advantages of free trade with, and proximity to Finland, most of Finland’s overall foreign trade occurs
within the EU. However, there are opportunities for organic ready-prepared meals, ethnic foods and
processed fruits and vegetables, where the variety and availability in Finland is still much more limited
than that found in the United States.
II. CONSUMPTION AND MARKET SECTORS
Fueled by the promotion efforts of organizations like Luomuliitto Ry (Finnish Association for Organic
Farming) and Organic Food Finland, and aided by government subsidies, Finland’s organic food
industry shows great promise. Overall, consumer demand for organic food products has risen at a
steady, but moderate rate over the past several years. In 2010, however, sales or organic food products
boosted. Recent studies indicate that currently, 22% of Finnish consumers “regularly” purchase organic
food products, up from 17% in 2008. Conversely, the number of consumers who have never tried
organic products has declined from 32% to 27% during the same period.
The trend toward organic foods is expected to continue and consumer surveys have identified the
following primary reasons for the appeal for organic food products: taste, purity, freshness, animal
welfare, environmental considerations.
Reportedly, organic food products with the highest market shares in 2010 were eggs (over 8%) and
vegetable oil (7%). Other product groups are: grains (5.2%), flours (5.1%), tomatoes (4.5%), breakfast
cereals (3.9%) and fruit and berries (2.8%).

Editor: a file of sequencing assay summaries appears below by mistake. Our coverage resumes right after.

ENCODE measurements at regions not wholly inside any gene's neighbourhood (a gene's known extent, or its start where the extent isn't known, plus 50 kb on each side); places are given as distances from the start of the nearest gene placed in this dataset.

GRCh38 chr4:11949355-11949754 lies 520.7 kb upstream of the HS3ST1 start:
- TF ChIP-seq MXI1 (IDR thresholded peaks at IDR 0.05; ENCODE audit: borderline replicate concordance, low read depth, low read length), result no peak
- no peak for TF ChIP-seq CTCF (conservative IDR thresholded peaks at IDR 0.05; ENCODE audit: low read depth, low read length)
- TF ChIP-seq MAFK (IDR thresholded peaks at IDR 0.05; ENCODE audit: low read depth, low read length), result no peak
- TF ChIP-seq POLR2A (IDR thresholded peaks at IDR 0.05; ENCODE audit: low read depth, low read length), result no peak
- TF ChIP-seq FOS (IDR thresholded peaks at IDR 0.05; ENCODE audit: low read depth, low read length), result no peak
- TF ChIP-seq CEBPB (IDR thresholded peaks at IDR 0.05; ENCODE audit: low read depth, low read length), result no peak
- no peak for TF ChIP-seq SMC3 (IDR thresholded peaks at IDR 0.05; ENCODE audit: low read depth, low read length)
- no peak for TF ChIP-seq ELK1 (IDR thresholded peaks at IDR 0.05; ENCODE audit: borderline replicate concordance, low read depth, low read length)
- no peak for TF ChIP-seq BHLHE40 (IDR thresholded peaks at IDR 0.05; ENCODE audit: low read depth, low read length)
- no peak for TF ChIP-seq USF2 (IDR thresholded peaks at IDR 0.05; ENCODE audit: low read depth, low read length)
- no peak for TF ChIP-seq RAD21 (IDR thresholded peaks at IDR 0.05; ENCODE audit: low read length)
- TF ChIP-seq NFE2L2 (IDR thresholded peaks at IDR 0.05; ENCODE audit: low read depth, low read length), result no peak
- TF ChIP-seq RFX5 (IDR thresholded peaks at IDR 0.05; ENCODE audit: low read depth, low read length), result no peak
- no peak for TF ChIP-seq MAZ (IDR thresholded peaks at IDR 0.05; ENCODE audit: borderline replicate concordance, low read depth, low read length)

Retail Food Sector
Retail chains are the primary distribution channels for organic products in Finland (84%). A few central
wholesalers (S-Group, K-Group, Suomen Lähikauppa) together dominate the food industry with an
aggregate market share of 88.1%. These chains have closely knit wholesale and retail arrangements
comprising a compact and efficient goods delivery system and a nationwide network of retail shops as
well as department stores and supermarkets. They also have hotel and restaurant chains and catering
services. The centralized system makes distribution economical; purchases from abroad can be made in
viable quantities considering the relatively small size of the market. Almost one-third of the total
wholesale trade in Finland is transacted through these wholesale organizations.
The rising popularity of organic products has led to a shortage of products in retail food stores. The
retailers are now actively increasing the number of organic products in their stores. The S-Group
reported that organic food sales increased by 50% in the first eight months 2011 compared to last year.
The share is still small, however, with organic products comprising just 1.2% on total food sales of S-
Group. The K-Group aims to double the selection of their private label Pirkka organic products from
the currently fifty to one hundred in 2012. In order to better coordinate the supply and demand for